BAR HARBOR — Conservation scientist Caitlin McDonough MacKenzie will share her work at the college of the Atlantic Human Ecology Forum on Wednesday, April 24, at 4:10 p.m. in the McCormick Lecture Hall.
The event is free and cosponsored by Schoodic Institute at Acadia National Park. Through fieldwork, experimental gardens, and “historical ecological detective work,” McDonough MacKenzie is updating records that began in the late 1800s to see which plants are most vulnerable to climatic changes, and which are managing to adapt and thrive.
McDonough MacKenzie found that plants in Acadia, even while protected by National Park designation, are vulnerable to global and local changes: 15.8 percent of the flora has disappeared since 1894 and over 33 percent of species declined in abundance. She also found that at the species and population level, many plants in Acadia are able to adapt to changes in spring temperature.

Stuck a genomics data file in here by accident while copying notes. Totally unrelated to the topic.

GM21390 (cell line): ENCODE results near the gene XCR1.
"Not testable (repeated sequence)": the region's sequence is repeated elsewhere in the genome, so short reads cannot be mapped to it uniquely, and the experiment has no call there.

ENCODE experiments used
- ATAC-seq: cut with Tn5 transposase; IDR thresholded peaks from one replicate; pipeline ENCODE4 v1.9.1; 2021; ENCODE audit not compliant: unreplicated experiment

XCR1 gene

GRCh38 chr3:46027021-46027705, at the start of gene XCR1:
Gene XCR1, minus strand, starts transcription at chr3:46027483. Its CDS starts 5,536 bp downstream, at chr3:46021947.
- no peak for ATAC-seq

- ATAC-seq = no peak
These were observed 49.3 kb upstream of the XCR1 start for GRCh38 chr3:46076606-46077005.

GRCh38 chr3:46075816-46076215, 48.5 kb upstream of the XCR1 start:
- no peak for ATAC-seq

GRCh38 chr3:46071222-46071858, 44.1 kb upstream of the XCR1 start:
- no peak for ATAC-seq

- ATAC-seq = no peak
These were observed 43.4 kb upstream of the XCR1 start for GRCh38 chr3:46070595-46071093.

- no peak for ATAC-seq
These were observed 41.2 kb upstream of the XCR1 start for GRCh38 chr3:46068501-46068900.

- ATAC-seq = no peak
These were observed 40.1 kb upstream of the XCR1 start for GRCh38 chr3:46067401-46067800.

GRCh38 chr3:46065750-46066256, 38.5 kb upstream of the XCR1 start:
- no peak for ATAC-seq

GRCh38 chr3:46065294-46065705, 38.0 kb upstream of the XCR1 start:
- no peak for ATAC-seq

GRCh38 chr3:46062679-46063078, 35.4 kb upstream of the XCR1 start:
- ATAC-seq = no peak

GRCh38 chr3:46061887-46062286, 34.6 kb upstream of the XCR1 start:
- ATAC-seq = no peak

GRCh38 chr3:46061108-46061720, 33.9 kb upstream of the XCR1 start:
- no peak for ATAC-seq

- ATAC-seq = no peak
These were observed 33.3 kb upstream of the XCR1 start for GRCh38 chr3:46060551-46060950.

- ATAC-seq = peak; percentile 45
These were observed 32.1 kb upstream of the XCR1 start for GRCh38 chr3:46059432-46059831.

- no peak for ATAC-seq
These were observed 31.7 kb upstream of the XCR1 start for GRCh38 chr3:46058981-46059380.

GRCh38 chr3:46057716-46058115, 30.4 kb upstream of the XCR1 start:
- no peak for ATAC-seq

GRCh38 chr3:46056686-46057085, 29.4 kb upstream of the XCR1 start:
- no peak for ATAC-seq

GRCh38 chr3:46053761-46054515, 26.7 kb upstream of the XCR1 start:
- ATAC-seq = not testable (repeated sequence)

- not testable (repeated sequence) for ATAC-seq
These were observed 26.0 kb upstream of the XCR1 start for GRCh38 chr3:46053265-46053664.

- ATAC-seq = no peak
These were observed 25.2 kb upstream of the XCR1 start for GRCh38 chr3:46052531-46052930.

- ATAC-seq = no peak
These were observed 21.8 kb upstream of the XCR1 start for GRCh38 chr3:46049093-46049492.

“The Acadia example, integrating field work, experimental gardens, and historical records to inform management, can be replicated in other conservation areas to bring local data to local management,” she said.
McDonough MacKenzie is a research fellow at the University of Maine. She has a B.A. in environmental science and public policy from Harvard, an M.S. from the Field Naturalist and Ecological Planning Program at University of Vermont and a biology Ph.D. from Boston University. Her background is in conservation biology and plant ecology.